The Zotob worm has wreaked havoc on unpatched Windows 2000 machines, but new information suggests some Windows XP users could also be at risk.
Microsoft late Tuesday warned that the Zotob worm
could start squirming through certain configurations of Windows XP SP1 (Service Pack 1).
The worm, which squirms through a flaw in the Windows PnP (Plug and Play) service, has wreaked havoc on unpatched Windows 2000 machines, but new information suggests some Windows XP users could also be at risk.
Late Tuesday, Microsoft Corp. issued a new advisory
that confirmed the expanded threat and recommended that users implement workarounds to thwart a new worm outbreak.
Users of Windows XP SP2 are not vulnerable to remote attacks.
Microsoft also noted that the risk of infection on Windows XP SP1 systems remains low because the exploit will not affect default configurations of the operating system.
According to the advisory, a feature known as Simple File Sharing and ForceGuest
must first be enabled to expose users to a potential Zotob exploit.
The new attack vector, which was discovered by Symantec Corp.s DeepSight Threat Analyst Team, manifests itself when the "Guest" account is both enabled and removed from the "Deny access to this computer from the network" entry in the "User Rights Assignment" Security Policy.
Read more here about the first wave of Zotob worm exploits.
"While performing further investigations into this vulnerability, weve been able to carry out anonymous remote exploitation against certain non-default configurations of Windows XP SP1. This can happen when Simple File and Print Sharing has been enabled, for example by sharing a folder or a printer with the local network," the DeepSight team warned in a note posted online.
"It is important to note that Simple File and Print Sharing is only available on Windows XP machines that are not part of a Windows Active Directory Domain. However, configuring a Windows XP SP1 host to share network resources prior to joining an Active Directory Domain will leave it in the vulnerable state even after the Domain is joined," the company warned.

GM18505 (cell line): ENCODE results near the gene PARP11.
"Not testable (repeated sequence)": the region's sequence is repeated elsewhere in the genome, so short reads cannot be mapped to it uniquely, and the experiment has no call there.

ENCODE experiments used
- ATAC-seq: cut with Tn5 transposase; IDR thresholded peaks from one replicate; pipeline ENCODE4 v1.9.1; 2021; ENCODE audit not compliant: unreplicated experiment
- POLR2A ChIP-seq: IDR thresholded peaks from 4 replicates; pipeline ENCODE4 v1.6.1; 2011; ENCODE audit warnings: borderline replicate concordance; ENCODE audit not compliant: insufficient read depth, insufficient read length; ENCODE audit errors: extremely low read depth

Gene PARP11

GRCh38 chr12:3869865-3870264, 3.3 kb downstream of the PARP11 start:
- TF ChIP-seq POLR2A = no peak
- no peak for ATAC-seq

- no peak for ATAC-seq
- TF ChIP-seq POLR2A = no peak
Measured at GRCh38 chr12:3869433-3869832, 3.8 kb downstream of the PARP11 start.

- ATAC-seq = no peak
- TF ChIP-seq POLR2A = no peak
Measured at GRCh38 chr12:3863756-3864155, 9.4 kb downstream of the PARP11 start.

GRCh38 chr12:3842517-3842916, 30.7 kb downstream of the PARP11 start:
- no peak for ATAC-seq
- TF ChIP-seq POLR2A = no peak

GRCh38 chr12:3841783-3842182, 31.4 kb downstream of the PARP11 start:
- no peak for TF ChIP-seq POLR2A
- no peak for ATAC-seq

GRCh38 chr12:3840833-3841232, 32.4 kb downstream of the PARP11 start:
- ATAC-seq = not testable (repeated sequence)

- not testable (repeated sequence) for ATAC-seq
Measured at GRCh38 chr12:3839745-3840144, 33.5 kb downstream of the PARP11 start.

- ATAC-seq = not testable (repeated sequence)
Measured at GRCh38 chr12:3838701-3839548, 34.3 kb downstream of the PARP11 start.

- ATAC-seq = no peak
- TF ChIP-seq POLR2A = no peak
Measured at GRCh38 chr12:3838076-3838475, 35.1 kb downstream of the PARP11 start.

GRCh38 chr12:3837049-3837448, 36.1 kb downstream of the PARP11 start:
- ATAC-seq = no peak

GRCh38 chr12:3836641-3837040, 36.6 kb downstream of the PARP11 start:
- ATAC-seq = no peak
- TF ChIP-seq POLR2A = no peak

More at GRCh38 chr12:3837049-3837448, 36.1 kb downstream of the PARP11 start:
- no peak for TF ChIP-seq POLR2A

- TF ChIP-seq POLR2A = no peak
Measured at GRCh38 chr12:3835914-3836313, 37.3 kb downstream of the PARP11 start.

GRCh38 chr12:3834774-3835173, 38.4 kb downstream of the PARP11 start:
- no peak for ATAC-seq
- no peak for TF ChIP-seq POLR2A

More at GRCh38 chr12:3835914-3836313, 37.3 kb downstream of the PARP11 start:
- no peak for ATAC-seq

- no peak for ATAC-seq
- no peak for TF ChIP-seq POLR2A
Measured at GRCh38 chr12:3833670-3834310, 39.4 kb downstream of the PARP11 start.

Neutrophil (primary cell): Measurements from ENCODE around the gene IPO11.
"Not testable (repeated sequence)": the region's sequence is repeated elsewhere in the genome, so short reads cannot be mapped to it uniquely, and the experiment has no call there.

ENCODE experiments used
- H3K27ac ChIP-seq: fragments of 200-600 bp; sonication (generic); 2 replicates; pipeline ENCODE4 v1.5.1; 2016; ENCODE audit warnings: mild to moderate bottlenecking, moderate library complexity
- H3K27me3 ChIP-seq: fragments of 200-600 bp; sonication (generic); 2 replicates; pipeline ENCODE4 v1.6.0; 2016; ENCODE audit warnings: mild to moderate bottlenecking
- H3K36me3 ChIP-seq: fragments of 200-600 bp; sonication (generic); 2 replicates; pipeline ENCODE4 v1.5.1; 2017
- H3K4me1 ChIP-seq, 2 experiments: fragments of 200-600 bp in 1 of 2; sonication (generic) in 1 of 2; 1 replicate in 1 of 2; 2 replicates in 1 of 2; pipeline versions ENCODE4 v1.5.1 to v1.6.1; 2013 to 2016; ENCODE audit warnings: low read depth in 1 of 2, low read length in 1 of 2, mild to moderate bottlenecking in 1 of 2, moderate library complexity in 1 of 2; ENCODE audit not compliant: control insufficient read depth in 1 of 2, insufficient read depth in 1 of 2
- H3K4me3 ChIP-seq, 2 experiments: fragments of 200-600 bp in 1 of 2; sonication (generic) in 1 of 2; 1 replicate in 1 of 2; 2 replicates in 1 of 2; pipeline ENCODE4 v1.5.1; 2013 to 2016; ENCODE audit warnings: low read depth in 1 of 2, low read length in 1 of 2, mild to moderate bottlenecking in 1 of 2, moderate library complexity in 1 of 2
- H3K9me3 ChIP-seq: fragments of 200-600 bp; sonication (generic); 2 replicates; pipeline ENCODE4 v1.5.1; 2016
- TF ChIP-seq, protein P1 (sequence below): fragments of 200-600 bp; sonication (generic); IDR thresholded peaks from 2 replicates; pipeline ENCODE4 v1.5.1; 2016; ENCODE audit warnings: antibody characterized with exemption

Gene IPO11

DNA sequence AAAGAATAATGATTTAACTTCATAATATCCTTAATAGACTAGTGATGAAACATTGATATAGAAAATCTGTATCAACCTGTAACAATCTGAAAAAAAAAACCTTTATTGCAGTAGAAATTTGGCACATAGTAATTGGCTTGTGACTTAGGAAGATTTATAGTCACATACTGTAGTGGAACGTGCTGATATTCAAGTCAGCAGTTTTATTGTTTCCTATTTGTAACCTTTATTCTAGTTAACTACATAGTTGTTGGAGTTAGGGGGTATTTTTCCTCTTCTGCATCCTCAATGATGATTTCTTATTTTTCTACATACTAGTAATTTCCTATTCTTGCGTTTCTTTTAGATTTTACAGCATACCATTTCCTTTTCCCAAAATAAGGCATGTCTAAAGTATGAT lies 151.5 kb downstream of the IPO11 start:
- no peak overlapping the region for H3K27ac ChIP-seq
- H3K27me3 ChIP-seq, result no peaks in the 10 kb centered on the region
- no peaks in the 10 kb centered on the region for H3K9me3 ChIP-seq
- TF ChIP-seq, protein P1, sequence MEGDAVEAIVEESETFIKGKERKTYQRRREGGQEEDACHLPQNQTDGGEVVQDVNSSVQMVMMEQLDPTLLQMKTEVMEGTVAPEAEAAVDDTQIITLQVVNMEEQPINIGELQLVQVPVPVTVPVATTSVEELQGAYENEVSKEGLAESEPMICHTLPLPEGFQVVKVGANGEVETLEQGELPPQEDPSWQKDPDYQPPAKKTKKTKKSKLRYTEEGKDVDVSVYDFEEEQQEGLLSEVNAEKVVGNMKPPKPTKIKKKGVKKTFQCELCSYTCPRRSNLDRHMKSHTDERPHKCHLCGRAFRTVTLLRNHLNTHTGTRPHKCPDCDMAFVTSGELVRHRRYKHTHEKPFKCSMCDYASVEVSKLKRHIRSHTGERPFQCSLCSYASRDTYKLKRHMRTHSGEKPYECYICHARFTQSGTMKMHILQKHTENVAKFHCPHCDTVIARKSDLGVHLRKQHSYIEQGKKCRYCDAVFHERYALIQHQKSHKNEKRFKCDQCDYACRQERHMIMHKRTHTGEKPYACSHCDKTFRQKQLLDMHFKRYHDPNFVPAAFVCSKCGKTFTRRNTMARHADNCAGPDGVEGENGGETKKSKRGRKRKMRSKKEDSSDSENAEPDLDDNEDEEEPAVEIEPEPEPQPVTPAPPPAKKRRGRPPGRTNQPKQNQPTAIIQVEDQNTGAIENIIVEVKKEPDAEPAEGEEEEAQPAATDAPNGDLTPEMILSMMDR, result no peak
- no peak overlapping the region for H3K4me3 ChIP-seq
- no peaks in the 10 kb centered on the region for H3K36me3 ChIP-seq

Microsoft noted that there is no change to the MS05-039
bulletin that provides patches for the flaw, making it clear that the patches provide full protection to all affected versions of Windows.
Read more here about Microsofts updated worm removal tool.
The company also downplayed the severity of the new attack vector, noting that on Windows XP SP2, the impact is limited to privilege escalation and only exploitable if a user has the ability to log on locally to the system.
"Simple File Sharing is not available on Windows XP systems that are joined to a domain. Domain-joined systems use standard file sharing, which does not enable the Guest account or give it permissions to access the system through the network. Windows XP Service Pack 2 is not vulnerable remotely in domain-joined systems or in workgroup-joined systems," Microsoft said.
Microsoft is recommending that Windows XP Pro customers that cannot disable the Guest account should change the default password on the Guest account.
This will require all systems on your network to provide this password to connect to each other.
"Configuring a password on the Guest account will help prevent these systems from becoming remotely vulnerable to issues that attempt to authenticate using the Guest account credentials," the company said.
Windows users should also consider blocking TCP ports 139 and 445 at the firewall. "These ports are used to initiate a connection with the affected protocol. Blocking them at the firewall, both inbound and outbound, will help prevent systems that are behind that firewall from attempts to exploit this vulnerability."
Microsoft has also shipped an update to its malware removal tool
to detect and delete the Zotob worm family.
The update provides protection for 10 mutants to help with the cleanup process.
According to Finnish anti-virus vendor F-Secure Corp., at least three Zotob mutants and several IRC (Internet Relay Chat) bots have been squirming through unpatched Windows machines.
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